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Elisa Goldstein, Ph.D.Elisha Goldstein, Ph.D.
A blog about mindfulness, stress-reduction, psychotherapy and mental health.

Depression: The Brain's Way to Keep You Safe

Elisha Goldstein, Ph.D. Updated: Jul 23rd 2012



depressionWe all get the blues in life, we have up times and down ties and it spreads across a continuum with some of us having extremely high ups in the form of mania and some with extreme lows in the form of major depression. One thing that we know about the lows is that no one is experiencing any pleasure, but that doesn’t mean the brain isn’t using depression as a way to keep us safe from a perceived danger. 

There is the school of thought that at times depression can be the brain’s effort of shutting our systems down to avoid something it perceives to be much worse. If we’re weighed down we can’t go after those jobs so we get to avoid the risk of failure, or we can’t hang out with others so we get to avoid risk of rejection or shame, or maybe there’s a deep sense of unworthiness that arises in the face of love. 

It’s a worthwhile thing to be curious about when we get depressed. Is there something that we’re benefiting from? Is there a good reason for our depression? Is there something we’re afraid of? 

Whatever we find, we also know that one of the antidotes to depression is engaging in activities that provide some of the good in life whether that’s compassion, altruism, gratitude, or a caring embrace. Psychology professor from the University of North Carolina Chapel Hill, Barbara Frederickson, Ph.D. has done research supporting her claim that improving positive emotions allows an individual to have a broadened sense of coping resources. This broadened sense of coping allows the person to take on more challenges, experience the feeling that s/he can do it (self efficacy), and therefore build more positive emotions. In essence, the spiral goes up.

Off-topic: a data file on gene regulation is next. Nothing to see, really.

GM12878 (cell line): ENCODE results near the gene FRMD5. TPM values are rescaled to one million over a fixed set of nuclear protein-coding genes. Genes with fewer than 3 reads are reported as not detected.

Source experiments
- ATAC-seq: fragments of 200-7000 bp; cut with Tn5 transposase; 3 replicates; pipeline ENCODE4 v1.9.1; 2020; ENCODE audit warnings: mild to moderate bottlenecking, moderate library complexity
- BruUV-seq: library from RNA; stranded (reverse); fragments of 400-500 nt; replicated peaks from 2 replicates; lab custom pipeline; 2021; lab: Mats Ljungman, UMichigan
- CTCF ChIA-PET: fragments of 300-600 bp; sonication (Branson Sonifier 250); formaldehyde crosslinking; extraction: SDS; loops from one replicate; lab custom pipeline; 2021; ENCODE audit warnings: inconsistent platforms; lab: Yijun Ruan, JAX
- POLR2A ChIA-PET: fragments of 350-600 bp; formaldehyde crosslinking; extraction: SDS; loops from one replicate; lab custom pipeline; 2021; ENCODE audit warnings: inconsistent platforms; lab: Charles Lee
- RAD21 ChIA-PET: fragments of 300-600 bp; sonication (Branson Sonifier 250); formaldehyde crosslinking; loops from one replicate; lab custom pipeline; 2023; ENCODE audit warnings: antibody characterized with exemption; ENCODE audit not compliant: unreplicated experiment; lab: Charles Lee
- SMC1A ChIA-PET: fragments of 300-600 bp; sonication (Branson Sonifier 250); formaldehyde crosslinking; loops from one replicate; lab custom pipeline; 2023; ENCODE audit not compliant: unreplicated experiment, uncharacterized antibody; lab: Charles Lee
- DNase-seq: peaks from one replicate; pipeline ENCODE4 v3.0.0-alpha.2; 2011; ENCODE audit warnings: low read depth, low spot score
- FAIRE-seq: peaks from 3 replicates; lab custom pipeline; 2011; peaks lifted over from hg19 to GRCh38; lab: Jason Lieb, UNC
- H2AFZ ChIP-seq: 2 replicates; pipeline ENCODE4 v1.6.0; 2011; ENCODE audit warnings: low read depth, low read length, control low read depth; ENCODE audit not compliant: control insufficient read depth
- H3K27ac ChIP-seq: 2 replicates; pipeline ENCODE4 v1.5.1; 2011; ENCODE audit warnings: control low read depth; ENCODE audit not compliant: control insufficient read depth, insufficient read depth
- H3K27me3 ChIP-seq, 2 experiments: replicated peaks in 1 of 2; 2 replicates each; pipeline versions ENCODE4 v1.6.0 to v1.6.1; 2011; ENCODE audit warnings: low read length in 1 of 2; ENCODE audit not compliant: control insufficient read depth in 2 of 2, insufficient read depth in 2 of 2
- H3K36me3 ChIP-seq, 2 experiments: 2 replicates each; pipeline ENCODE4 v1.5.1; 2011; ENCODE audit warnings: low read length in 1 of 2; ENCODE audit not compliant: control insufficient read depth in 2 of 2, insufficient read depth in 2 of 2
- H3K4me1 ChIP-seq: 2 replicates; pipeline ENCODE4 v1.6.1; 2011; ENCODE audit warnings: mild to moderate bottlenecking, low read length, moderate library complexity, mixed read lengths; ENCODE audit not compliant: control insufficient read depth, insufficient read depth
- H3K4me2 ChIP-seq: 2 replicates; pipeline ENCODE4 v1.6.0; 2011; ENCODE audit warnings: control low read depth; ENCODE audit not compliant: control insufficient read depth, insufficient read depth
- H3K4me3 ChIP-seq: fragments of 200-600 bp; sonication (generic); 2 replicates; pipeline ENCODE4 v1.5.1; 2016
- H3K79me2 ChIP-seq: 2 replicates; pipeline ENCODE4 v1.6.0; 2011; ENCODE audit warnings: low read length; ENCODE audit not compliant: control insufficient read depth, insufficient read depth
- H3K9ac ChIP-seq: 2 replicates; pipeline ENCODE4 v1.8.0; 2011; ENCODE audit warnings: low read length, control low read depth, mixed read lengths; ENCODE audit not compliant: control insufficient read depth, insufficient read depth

So think about what has been a source of these good things in life to you in the past, or where the good has been in today! Create a practice of looking back on your day when putting your head on your pillow and trying to think of what things occurred today that were good. 

Some days the list may be very short, others a bit longer.

As always, please share your thoughts, stories and questions below. Your interaction creates a living wisdom for us all to benefit from. 



Elisha Goldstein, Ph.D.

Elisha Goldstein, Ph.D. is a clinical psychologist in private practice in West Los Angeles and is author of the upcoming book The Now Effect, co-author of A Mindfulness-Based Stress Reduction Workbook, Foreword by Jon Kabat-Zinn, author of the Mindful Solutions audio series, and the Mindfulness at Work™ program currently being adopted in multiple multinational corporations.

Check out Dr. Goldstein's acclaimed CD's on Mindful Solutions for Stress, Anxiety, and Depression, Mindful Solutions for Addiction and RelapsePrevention, and Mindful Solutions for Success and Stress Reduction at Work. -- "They are so relevant, I have marked them as one of my favorites on a handout I give to all new clients" ~ Psychiatrist.

If you're wanting to integrate more mindfulness into your daily life, sign up for his Mindful Living Twitter Feed. Dr. Goldstein is also available for private psychotherapy.

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